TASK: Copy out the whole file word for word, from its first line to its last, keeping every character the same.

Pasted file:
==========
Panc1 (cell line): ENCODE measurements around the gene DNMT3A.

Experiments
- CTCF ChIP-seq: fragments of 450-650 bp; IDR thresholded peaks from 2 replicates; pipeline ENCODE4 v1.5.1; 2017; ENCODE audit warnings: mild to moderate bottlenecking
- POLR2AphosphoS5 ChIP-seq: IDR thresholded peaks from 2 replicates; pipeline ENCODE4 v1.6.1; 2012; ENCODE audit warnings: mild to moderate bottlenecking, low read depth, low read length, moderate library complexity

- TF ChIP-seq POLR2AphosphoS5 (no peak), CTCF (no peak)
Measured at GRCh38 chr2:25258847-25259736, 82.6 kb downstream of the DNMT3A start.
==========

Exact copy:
Panc1 (cell line): ENCODE measurements around the gene DNMT3A.

Experiments
- CTCF ChIP-seq: fragments of 450-650 bp; IDR thresholded peaks from 2 replicates; pipeline ENCODE4 v1.5.1; 2017; ENCODE audit warnings: mild to moderate bottlenecking
- POLR2AphosphoS5 ChIP-seq: IDR thresholded peaks from 2 replicates; pipeline ENCODE4 v1.6.1; 2012; ENCODE audit warnings: mild to moderate bottlenecking, low read depth, low read length, moderate library complexity

- TF ChIP-seq POLR2AphosphoS5 (no peak), CTCF (no peak)
Measured at GRCh38 chr2:25258847-25259736, 82.6 kb downstream of the DNMT3A start.